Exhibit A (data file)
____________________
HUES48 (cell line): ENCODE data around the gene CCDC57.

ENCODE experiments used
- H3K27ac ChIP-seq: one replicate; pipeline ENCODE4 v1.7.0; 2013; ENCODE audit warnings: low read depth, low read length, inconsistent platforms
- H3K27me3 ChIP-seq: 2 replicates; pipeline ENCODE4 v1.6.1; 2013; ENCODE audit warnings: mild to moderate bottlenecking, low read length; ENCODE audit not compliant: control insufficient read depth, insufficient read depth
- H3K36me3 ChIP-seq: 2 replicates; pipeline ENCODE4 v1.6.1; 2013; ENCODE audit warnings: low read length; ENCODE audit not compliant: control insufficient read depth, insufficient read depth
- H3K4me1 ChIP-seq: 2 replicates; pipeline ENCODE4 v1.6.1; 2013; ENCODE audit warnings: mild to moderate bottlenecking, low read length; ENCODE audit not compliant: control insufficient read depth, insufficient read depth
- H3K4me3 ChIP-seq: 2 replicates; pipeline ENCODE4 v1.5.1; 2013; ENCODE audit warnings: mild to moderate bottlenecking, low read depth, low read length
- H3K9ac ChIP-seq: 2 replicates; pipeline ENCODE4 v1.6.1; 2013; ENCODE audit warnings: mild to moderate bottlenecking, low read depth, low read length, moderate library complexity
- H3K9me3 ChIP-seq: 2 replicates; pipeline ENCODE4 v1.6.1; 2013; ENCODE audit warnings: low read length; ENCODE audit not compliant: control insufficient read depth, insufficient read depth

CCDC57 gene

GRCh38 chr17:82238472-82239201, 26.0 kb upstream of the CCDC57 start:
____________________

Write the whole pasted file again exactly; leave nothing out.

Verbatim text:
HUES48 (cell line): ENCODE data around the gene CCDC57.

ENCODE experiments used
- H3K27ac ChIP-seq: one replicate; pipeline ENCODE4 v1.7.0; 2013; ENCODE audit warnings: low read depth, low read length, inconsistent platforms
- H3K27me3 ChIP-seq: 2 replicates; pipeline ENCODE4 v1.6.1; 2013; ENCODE audit warnings: mild to moderate bottlenecking, low read length; ENCODE audit not compliant: control insufficient read depth, insufficient read depth
- H3K36me3 ChIP-seq: 2 replicates; pipeline ENCODE4 v1.6.1; 2013; ENCODE audit warnings: low read length; ENCODE audit not compliant: control insufficient read depth, insufficient read depth
- H3K4me1 ChIP-seq: 2 replicates; pipeline ENCODE4 v1.6.1; 2013; ENCODE audit warnings: mild to moderate bottlenecking, low read length; ENCODE audit not compliant: control insufficient read depth, insufficient read depth
- H3K4me3 ChIP-seq: 2 replicates; pipeline ENCODE4 v1.5.1; 2013; ENCODE audit warnings: mild to moderate bottlenecking, low read depth, low read length
- H3K9ac ChIP-seq: 2 replicates; pipeline ENCODE4 v1.6.1; 2013; ENCODE audit warnings: mild to moderate bottlenecking, low read depth, low read length, moderate library complexity
- H3K9me3 ChIP-seq: 2 replicates; pipeline ENCODE4 v1.6.1; 2013; ENCODE audit warnings: low read length; ENCODE audit not compliant: control insufficient read depth, insufficient read depth

CCDC57 gene

GRCh38 chr17:82238472-82239201, 26.0 kb upstream of the CCDC57 start: